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New Energy in Norfolk

New Energy in Norfolk

by KATHRYN BOUGHTON

When Norfolk was new, it benefitted from the largesse of influential citizens who chose to create their own version of a “shining city on a hill,” an enclave of culture and sophistication. These citizens opened their pockets and created beautiful things—a library, a chapel, a gymnasium, a fountain—all flowing from the civic vision of the Robbins-Battell-Stoeckel families.

Norfolk today is equally rich in residents invested in perpetuating the quality of community life, ranging from the members of the Foundation for Norfolk Living, established to create affordable housing, the Norfolk Foundation, dedicated to perpetuating the vitality and sustainability of the town, to the Community Associates who work to maintain the town’s public spaces, to the Norfolk Land Trust which seeks to preserve open space. Energy is sweeping through the town, bringing with it a 21st-century renewal of the 19th-century vision and adapting that vision to the needs of modern America.

“There is an awful lot of energy in town,” said First Selectman Matthew Riiska. “It seems like everyone in town has contributed to some extent. People are noticing.”

And there is a lot to notice. In recent years the town center has been revamped with a new upscale convenience store occupying the 1902 building that once housed a hardware store and the former pharmacy finding new life as The Hub, an office space for both community organizations and private business people. Three private residences have been converted for affordable housing; and City Meadow, a wildlife walk located right in the center village, has been created.

And this is not the end of the story. Riiska said the town is continuing to bubble with activity. An ongoing charrette is held monthly at The Hub—next meeting November 5th—to exchange ideas and to discuss the next steps in development of the village.

“There is a perfect storm of activity,” Riiska said. “People see a need, start talking and the next thing, they are working on it.”

Riiska said the town has been blessed with the same kind of philanthropy that enlivened the town more than a century ago and which gave it a cluster of buildings designed by architects of note.

“A lot of the improvements have been made with local money,” he said. “There is a lot of sentiment about the town and, fortunately, some of our residents have the means to do things. The Foundation has really stepped up to try to make the town as nice as it can.”

In addition to local funding, substantial grants have been obtained to facilitate projects such as the affordable housing initiative and City Meadow. The historic Norfolk Library also received a large grant to pay for an extensive restoration that returned it to the elegant appearance first conceived by architect George Keller and benefactress Isabella Eldridge in 1899.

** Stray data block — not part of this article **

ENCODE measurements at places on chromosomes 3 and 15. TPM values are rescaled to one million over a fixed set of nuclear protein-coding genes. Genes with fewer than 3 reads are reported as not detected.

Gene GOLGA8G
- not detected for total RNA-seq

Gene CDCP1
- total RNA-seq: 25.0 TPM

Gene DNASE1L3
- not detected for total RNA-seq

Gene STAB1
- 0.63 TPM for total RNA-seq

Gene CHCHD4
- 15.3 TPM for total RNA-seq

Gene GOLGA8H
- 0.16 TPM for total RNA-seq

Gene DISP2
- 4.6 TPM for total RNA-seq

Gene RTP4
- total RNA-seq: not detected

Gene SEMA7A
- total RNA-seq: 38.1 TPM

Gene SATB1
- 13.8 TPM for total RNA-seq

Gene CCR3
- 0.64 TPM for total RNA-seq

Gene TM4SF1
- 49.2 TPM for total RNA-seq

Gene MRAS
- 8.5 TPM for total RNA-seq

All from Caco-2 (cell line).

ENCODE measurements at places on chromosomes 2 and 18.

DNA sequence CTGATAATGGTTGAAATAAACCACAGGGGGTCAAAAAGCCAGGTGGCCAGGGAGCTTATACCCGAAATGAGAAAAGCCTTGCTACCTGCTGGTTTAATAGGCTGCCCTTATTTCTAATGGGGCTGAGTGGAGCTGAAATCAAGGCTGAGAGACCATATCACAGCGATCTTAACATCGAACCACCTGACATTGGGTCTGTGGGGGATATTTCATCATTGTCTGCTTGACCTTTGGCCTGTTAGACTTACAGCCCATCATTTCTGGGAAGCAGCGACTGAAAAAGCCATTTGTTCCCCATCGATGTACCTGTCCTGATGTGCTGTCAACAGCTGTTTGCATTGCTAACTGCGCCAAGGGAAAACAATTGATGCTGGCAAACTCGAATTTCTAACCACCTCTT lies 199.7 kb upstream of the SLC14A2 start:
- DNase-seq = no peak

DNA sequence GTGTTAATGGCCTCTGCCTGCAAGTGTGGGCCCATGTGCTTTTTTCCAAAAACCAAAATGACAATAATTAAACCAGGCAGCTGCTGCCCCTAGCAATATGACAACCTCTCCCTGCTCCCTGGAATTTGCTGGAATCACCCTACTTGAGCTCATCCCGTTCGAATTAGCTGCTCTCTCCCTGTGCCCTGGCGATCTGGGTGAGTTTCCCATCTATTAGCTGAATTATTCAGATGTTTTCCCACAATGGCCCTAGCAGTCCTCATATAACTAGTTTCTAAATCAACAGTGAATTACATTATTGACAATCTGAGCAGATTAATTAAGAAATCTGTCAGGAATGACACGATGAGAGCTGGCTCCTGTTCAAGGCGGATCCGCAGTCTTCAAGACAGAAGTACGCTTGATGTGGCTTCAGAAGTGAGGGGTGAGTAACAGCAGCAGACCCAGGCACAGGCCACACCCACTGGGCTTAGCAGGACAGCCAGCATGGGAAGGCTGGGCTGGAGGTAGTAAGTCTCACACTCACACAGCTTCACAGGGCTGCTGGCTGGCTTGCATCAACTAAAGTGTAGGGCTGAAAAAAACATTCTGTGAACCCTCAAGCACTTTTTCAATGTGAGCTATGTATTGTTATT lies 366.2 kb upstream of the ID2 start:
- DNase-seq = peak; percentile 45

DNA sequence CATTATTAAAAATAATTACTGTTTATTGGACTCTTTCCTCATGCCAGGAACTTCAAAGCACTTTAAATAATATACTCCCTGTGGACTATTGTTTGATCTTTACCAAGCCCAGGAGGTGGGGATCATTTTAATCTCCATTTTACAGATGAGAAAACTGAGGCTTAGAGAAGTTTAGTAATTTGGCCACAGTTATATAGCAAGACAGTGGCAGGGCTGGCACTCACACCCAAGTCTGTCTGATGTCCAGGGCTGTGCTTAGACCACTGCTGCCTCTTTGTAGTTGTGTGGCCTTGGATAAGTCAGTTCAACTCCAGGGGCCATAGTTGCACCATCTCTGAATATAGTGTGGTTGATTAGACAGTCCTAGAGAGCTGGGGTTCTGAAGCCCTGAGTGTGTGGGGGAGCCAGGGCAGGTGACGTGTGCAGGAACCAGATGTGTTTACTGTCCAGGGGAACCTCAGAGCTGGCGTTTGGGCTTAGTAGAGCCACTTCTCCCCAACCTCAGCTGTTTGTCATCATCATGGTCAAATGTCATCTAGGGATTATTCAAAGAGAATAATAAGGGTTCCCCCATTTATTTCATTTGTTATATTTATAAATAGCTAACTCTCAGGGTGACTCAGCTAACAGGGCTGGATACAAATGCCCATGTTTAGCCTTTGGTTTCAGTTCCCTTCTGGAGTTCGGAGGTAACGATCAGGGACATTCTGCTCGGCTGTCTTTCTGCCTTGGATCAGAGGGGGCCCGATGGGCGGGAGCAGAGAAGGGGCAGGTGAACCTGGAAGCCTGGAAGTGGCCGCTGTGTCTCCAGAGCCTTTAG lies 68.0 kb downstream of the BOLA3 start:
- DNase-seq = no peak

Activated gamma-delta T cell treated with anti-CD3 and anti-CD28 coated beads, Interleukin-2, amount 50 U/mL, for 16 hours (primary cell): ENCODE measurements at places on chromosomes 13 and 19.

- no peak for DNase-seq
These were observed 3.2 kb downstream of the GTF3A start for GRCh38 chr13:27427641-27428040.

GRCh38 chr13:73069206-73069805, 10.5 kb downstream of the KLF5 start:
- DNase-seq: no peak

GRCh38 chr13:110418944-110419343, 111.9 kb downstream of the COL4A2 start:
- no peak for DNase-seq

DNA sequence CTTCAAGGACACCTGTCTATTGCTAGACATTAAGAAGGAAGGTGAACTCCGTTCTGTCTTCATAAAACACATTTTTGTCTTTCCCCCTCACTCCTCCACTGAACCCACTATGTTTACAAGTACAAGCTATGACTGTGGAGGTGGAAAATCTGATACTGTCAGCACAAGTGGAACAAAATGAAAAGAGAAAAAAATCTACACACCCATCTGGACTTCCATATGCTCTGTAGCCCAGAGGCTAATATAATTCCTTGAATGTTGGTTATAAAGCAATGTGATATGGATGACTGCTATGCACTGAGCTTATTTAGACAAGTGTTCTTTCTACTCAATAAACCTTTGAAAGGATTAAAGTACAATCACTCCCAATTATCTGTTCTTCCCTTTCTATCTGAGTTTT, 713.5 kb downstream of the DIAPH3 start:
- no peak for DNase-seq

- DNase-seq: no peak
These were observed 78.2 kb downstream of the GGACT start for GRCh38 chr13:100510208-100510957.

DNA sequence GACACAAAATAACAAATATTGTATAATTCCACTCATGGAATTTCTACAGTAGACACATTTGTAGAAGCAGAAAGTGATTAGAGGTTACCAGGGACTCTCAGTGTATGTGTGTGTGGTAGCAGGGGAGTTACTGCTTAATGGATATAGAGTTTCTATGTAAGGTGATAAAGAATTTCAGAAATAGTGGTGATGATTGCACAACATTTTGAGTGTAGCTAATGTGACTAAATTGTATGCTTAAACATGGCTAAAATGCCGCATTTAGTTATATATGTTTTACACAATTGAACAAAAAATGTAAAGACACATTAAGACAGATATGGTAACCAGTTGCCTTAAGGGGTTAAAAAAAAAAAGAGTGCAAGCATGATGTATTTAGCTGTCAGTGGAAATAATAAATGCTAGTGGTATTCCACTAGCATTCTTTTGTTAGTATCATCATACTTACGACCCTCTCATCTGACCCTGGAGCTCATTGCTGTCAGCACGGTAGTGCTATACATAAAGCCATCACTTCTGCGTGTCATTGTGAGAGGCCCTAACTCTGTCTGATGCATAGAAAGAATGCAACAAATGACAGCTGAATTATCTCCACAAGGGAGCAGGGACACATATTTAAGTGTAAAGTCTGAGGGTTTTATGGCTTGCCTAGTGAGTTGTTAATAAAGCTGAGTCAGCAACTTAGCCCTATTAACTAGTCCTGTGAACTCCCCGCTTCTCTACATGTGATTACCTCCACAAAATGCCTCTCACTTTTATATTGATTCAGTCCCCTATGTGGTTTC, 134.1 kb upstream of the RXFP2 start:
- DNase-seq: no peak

Riiska said the vision transcends current needs. “Pete Anderson, who is a member of the Norfolk Foundation, says they are not doing it just for the people who are here now but for the people who will live here in the future,” Riiska reported. “We want to encourage more young people to live here.”

Many of the ideas bounced around during charrette sessions concern changes that would make the town more appealing to those younger residents. For instance, it has been observed that Millennials like outdoor activities. Norfolk, with its beautiful, mountainous, terrain, has a number of hiking and biking trails and ways of connecting those trails to the village center are being weighed.

Music has always been a draw in Norfolk with the venerable Yale Summer Music School offering concerts that feature world-class musicians while Infinity Hall, just opposite Yale Summer School on Route 44, stages well-received popular concerts year-round. So successful are the Infinity Hall concerts, it is difficult to find a parking place on most event nights. Riiska said means of providing additional parking are being explored as is changing traffic patterns to both slow vehicles on busy Route 44 and to facilitate traffic entering the highway.

The Yale Summer School, located on the Stoeckel estate on the western side of Route 44, has plenty of onsite parking, but the town is seeking to integrate its activities into the town more. One of the most historic properties in the community, its main structure the White House, was built in 1799 as the home of wealthy merchant Joseph Battell.

It was later owned by his Yale-educated son, philanthropist, composer and art collector Robbins Battell. Battell, in turn, passed it to his daughter, Ellen Battell Stoeckel, who died childless in 1939. She bequeathed the estate to Yale as a center for the arts.

“The Stoeckel estate is a huge part of the town’s center in terms of land mass and its cultural identification,” Riiska said. “We are working with Yale to see how much we can bring them in as a participant in the community. We would like more cross-over—The Yale Summer School is not just about music, it’s art and literature as well.”

He said the town has had several “great conversations” with Yale.

“There is a lot of enthusiasm and so many things going on,” Riiska said. “We have the Farmers Market, the Land Trust’s trail race, next week there will be a talent show at Infinity Hall to benefit the Lions Club—there’s hardly a week without something. And because we are a small town, many of us are involved in more than one organization. It’s a real community effort.”

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